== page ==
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Why It Takes So Long to Fix a Power Outage

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A storm this weekend knocked out power to millions of buildings in the mid-Atlantic region. About 443,000 lost electricity in the Washington, DC area, and over 200,000 outages occurred in southern New Jersey. The utilities that serve those two markets, Pepco and Atlantic City Electric—say it might take until midnight on Friday, July 6, before everyone gets back online. July 6th? Are you kidding? Why does it take so long?

First off, it's important to remember that a lot of buildings need power worse than our homes. When repairing a major outage, the crews first address problems at the supply lines that serve hospitals, water filtration plants, and fire or police stations. If your home happens to be along one of those substation's lines, then you may have power quickly—if not, you'll wait in the dark. A statement issued by Atlantic City Electric on Sunday morning said: "Crews have restored power to major parts of the backbone of the region's electricity infrastructure."


The nervous system metaphor is an accurate way to describe what goes on during repairs. To loosely chart the backbone comparison, a utility's power station is like a brain, its substations are the individual vertebra, and the power lines trail outward like nerves through transformers, where the voltage is stepped down for use in individual homes.

The types of customers that may wait longer are the more isolated buildings—the ones who would be at the fingertips, or the extremities—of the electrical nervous system. For a remote development in southern New Jersey, an entire street or subdivision could be served by a few critical transformers. The complex work to fix downed power lines—clearing a tree, replacing a pole, repairing a transformer—will typically take place in areas serving thousands of homes before the utility dedicates those resources to the lines that only serve a few hundred. The first action is the one that brings the greatest happiness to the greatest numbers. Fitting that a utility would follow Utilitarian philosophy.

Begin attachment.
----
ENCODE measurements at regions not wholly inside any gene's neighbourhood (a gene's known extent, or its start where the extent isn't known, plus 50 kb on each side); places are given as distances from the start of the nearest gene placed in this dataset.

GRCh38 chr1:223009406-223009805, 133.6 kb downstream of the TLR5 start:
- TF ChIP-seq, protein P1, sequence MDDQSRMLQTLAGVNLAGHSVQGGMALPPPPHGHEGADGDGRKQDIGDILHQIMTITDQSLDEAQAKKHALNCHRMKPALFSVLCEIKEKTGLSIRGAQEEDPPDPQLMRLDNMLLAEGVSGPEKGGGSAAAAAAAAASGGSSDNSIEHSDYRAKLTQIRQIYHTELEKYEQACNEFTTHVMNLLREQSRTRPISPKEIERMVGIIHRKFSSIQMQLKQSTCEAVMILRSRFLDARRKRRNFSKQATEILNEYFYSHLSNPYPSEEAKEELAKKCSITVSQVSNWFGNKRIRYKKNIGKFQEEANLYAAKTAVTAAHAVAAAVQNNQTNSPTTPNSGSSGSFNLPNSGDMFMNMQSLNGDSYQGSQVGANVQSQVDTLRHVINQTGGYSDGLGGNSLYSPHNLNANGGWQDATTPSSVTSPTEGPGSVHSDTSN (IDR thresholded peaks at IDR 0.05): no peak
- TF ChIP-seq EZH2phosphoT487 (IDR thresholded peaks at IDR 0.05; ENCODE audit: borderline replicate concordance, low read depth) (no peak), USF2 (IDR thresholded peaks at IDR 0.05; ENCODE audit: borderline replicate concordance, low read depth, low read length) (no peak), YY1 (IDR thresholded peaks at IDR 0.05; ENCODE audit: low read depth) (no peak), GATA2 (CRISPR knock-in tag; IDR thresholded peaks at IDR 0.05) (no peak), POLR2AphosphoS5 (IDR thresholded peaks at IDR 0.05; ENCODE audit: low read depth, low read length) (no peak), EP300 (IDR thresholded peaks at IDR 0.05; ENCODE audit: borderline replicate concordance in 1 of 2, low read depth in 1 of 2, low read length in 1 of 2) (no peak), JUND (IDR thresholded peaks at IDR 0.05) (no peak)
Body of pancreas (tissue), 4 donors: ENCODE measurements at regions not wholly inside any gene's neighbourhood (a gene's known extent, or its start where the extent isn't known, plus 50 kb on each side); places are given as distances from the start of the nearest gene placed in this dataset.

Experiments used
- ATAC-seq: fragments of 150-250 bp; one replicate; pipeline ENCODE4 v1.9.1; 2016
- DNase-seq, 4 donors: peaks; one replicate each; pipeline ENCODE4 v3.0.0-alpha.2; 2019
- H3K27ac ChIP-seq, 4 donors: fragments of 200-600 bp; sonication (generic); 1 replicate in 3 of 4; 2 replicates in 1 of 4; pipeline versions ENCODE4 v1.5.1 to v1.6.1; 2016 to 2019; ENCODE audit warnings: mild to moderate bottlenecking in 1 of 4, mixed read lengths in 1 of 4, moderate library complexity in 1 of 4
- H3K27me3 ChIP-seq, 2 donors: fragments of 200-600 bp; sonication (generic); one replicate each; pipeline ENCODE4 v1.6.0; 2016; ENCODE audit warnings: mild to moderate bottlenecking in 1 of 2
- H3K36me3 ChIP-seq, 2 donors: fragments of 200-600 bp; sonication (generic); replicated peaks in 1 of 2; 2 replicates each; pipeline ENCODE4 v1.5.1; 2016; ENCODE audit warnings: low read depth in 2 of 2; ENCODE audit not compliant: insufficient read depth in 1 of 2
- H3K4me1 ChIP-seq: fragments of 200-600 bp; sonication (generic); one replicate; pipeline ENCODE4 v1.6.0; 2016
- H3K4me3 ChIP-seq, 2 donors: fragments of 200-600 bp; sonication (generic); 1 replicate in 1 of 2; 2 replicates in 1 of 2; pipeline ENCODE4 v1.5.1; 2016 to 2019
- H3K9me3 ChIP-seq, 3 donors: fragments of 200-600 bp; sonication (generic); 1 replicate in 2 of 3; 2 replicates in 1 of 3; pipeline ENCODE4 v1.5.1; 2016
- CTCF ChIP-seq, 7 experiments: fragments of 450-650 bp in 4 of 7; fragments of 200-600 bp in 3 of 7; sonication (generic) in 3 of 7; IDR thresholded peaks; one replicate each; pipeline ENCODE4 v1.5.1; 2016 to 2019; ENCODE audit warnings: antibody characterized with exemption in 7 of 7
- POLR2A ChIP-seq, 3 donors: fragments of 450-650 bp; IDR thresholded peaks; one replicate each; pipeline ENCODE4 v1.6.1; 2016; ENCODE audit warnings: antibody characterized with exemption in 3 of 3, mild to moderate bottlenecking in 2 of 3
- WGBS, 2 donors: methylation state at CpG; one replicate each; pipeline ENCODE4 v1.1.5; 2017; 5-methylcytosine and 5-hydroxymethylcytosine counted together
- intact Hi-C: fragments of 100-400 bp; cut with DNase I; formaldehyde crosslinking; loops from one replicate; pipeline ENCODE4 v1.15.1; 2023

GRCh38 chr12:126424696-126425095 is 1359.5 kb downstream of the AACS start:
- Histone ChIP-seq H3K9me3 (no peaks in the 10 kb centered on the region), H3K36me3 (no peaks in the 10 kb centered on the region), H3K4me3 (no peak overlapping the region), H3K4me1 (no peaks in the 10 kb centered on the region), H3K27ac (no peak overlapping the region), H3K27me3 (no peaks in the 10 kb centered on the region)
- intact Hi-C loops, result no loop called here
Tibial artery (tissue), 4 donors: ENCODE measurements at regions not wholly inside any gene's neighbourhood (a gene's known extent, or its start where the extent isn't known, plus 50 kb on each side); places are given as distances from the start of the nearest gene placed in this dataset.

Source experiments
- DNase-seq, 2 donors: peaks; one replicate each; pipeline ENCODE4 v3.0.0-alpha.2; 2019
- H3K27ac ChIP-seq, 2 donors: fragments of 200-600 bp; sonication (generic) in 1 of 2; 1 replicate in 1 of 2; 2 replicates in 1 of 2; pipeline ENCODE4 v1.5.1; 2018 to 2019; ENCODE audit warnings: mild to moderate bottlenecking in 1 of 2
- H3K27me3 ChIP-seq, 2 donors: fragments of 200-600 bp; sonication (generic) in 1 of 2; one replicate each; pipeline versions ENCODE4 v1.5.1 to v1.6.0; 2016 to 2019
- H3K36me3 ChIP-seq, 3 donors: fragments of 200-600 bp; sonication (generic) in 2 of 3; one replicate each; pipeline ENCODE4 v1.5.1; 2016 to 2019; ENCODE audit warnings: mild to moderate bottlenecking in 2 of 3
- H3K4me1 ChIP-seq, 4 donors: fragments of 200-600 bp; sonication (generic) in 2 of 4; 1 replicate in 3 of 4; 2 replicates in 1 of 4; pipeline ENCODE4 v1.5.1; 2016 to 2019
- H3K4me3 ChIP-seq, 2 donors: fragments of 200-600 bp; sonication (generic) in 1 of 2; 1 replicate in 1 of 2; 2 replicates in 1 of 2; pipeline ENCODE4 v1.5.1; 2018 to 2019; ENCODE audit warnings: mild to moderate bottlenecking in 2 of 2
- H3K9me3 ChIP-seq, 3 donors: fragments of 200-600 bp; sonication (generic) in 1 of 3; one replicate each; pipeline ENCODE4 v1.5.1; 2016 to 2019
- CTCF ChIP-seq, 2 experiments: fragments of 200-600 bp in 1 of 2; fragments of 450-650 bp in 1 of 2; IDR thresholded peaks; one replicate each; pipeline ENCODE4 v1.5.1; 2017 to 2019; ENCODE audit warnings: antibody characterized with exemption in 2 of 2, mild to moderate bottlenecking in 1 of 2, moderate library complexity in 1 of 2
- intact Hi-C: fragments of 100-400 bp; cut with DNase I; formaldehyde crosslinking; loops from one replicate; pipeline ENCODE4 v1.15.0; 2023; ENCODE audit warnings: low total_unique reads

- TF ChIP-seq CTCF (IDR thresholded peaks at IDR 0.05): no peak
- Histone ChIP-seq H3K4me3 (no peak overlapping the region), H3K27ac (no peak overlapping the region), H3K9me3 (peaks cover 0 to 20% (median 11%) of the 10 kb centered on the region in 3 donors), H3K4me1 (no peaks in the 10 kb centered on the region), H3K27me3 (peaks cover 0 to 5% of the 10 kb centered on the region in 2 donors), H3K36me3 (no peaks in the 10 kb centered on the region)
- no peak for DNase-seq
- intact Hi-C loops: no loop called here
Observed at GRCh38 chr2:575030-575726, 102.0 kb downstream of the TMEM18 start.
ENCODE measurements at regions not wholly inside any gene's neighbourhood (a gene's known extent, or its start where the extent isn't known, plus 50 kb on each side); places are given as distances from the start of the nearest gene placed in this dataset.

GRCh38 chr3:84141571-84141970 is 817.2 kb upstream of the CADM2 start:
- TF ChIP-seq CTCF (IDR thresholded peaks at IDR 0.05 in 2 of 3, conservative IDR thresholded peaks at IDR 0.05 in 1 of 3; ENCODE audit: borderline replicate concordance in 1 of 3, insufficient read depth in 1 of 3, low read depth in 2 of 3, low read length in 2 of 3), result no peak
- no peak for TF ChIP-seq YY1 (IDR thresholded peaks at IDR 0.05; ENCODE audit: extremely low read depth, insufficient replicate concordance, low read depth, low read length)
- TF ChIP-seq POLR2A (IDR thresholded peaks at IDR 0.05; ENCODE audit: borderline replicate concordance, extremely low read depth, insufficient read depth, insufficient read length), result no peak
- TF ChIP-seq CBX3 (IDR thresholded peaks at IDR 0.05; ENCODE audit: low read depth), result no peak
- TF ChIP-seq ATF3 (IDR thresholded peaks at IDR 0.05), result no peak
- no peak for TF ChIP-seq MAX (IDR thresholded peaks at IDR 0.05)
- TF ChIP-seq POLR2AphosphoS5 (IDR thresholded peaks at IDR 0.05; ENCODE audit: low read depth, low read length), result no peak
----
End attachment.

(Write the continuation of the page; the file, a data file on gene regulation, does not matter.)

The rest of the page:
Customers who have sweated through long outages in the past might know they're vulnerable, and might have generators standing by. Great! But be careful: A few words of generator safety from one of the great experts on the topic, Popular Mechanics' Roy Berendsohn. Plug the generator into a transfer switch wired directly to the house's breaker panel—not a wall outlet. To ground a generator, either run a wire from the machine's grounding screw to the grounding bus bar on the service panel, or just stick it in the ground (check your particular model's instructions). And, most important—don't run the thing indoors, or in the garage—even if it's raining.

Image credit: AP / Salisbury Daily Times, Kristin Roberts